TNS joined forces with Molson Coors, the second biggest brewer in the UK, to test what insights mobile might uncover to solve the diverse challenges facing the beer category. The beer industry is in decline, with a changing market shape, and retailers are under increasing pressure in the challenging economic climate and the increasingly restrictive environment.
TNS found that clients were in an ever more challenging quest for competitive advantage and were under more pressure than ever to prioritize their investments in retail. As a result they were asking for more and deeper insight at moment of experience and TNS felt that research needed to go to the next level and look for more valuable insight.
Could mobile add to, or even challenge, the extensive catalog of accepted industry wisdom about how decisions are made in pubs, bars and clubs? Existing beliefs about what influences consumers at the point of purchase, has very little evidence because it is:
- Difficult to accompany them
- Expensive to accompany them on a night out!
- Mobile offered TNS the opportunity to capture the ‘in the moment‘ decision cost effectively.
TNS and Kantar Mobile recruited a sample of 150 regular lager drinkers through the Lightspeed Research panel to answer the questions. During recruitment TNS asked their participants to complete an online questionnaire, including a multi-code question about the factors that influence them when they order a drink in a pub/bar.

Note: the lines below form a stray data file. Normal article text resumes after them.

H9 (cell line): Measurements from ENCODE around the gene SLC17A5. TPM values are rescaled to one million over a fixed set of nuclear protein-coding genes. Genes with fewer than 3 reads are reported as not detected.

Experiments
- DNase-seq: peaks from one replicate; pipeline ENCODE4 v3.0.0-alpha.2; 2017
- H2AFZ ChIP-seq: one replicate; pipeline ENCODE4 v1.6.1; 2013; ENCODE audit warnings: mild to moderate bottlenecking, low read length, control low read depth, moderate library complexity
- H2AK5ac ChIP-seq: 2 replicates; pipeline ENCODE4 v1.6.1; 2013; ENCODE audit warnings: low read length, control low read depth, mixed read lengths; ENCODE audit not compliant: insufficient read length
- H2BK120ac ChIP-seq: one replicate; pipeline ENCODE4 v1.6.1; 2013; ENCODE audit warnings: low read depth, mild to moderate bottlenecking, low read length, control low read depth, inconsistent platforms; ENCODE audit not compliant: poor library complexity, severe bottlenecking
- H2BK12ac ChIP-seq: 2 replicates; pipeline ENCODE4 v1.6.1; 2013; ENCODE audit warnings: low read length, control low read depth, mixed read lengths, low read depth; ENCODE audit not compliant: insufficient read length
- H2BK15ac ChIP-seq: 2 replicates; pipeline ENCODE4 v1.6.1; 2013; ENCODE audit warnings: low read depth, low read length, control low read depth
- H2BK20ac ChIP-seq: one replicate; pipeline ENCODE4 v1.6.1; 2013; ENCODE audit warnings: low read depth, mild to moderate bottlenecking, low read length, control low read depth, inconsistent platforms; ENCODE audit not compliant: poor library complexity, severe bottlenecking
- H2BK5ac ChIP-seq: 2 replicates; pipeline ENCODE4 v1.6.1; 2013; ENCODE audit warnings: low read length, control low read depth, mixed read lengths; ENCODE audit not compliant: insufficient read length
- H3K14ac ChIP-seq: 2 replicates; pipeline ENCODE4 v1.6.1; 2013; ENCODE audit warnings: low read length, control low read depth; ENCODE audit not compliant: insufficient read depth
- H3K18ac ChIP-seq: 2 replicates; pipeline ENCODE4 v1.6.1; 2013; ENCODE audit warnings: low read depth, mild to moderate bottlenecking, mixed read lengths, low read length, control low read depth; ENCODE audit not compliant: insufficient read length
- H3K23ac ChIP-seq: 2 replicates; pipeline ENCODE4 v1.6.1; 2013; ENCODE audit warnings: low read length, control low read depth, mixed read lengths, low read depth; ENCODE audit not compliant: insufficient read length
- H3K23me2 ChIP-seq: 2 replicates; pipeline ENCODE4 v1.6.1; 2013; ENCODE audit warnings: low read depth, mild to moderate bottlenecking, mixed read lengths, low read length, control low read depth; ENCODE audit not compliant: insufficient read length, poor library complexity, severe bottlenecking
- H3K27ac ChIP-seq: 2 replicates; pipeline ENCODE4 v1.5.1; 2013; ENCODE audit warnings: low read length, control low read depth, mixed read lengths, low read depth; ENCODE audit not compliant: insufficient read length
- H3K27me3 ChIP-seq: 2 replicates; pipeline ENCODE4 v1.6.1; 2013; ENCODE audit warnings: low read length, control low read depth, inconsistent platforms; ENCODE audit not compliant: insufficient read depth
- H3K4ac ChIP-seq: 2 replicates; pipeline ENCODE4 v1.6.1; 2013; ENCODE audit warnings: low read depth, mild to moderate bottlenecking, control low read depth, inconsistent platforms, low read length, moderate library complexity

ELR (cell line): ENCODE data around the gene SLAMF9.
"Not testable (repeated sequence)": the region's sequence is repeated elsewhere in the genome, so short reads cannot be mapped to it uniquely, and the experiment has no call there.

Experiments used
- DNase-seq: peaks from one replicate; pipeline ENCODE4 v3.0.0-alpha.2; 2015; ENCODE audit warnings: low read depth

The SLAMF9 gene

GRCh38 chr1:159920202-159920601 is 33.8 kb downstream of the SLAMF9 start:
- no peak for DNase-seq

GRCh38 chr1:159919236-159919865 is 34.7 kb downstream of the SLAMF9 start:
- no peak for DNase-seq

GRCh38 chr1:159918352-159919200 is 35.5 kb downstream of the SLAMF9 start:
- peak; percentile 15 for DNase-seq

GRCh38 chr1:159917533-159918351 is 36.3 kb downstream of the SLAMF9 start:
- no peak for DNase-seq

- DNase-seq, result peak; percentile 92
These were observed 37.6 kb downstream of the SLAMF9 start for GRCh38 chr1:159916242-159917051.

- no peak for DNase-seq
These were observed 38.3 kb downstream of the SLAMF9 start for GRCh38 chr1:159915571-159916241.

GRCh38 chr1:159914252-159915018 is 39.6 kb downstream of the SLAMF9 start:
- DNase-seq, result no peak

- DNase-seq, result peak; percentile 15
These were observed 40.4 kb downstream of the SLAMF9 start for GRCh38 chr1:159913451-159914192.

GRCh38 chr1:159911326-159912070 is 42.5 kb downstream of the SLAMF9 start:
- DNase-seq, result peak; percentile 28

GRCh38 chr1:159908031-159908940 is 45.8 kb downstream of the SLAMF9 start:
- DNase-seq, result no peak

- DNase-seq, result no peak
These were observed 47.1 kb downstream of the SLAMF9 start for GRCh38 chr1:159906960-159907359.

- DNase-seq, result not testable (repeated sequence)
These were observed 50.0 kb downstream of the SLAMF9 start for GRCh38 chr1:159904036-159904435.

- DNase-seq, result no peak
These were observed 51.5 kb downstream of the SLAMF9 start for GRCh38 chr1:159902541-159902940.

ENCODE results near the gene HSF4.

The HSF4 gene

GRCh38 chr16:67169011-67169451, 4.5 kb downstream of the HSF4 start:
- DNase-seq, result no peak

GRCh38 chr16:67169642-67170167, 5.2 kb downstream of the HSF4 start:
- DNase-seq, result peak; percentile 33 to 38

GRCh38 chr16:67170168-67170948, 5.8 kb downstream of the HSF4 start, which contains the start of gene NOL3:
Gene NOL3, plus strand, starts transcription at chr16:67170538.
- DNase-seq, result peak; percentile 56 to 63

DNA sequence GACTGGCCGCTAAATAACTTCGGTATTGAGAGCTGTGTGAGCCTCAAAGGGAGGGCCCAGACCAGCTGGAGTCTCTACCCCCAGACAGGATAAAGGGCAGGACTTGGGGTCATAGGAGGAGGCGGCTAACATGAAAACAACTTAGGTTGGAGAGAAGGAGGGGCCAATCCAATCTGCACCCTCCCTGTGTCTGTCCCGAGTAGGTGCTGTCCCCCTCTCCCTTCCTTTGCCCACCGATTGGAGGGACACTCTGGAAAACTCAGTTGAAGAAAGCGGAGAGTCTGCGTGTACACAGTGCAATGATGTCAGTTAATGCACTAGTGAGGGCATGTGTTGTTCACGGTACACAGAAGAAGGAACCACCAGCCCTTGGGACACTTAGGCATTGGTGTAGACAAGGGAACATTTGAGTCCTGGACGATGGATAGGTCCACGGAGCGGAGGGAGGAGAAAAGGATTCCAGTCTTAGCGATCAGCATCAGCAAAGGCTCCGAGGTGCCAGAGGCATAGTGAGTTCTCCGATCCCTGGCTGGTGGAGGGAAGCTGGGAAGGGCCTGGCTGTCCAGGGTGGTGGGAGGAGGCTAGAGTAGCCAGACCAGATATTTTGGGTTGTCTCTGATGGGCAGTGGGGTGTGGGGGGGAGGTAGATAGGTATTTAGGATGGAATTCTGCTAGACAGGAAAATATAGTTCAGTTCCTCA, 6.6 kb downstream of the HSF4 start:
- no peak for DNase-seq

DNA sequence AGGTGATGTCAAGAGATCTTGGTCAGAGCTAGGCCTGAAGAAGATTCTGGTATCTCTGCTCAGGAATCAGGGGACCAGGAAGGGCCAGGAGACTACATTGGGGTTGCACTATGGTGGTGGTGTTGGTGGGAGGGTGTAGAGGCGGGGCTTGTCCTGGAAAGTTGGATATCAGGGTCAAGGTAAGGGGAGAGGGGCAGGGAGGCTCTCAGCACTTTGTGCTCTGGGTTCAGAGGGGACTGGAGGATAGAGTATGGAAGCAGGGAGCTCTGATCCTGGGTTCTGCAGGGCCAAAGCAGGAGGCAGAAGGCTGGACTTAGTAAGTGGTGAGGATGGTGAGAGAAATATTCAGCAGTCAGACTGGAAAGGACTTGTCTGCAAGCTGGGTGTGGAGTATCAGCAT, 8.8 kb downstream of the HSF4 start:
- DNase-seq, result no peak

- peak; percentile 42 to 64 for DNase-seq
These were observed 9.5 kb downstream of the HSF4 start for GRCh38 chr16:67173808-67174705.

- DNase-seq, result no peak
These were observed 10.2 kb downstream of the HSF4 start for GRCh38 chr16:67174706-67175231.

TNS then invited participants to download the Lightspeed panel application, a Lumi Say product, onto their smartphone. Each time they made a drink purchase, over the course of a week, the participants were asked what influenced them in the choice they just made (again a multi-code question).
The impact of capturing response in real time had dramatic results on the story.
- 150 regular lager drinkers who consumed some 1,500 drinks between them over the course of the study.
- 46% of drinks consumed were lager
- 55% of all lager drinks were consumed out of home
- 69% of those out of home drinkers brought a brand in their consideration set
Traditional survey techniques told us of 3.8 influences per respondent, whereas Mobile told us of 1.4 per purchase. Mobile stripped down the deciding factors and revealed a sharp swap of priorities. This snapshot of the actual moment of purchase – permitted by the use of mobile – got down to the actual realities of the decision: namely that selecting a ‘well-known brand’ was the principal and dominant driver of drink choice, not price as shown in the original research. This had dramatic ramifications for the end client and meant a significant difference in how they invested in marketing going foward.
TNS found 3 powerful arguments for mobile: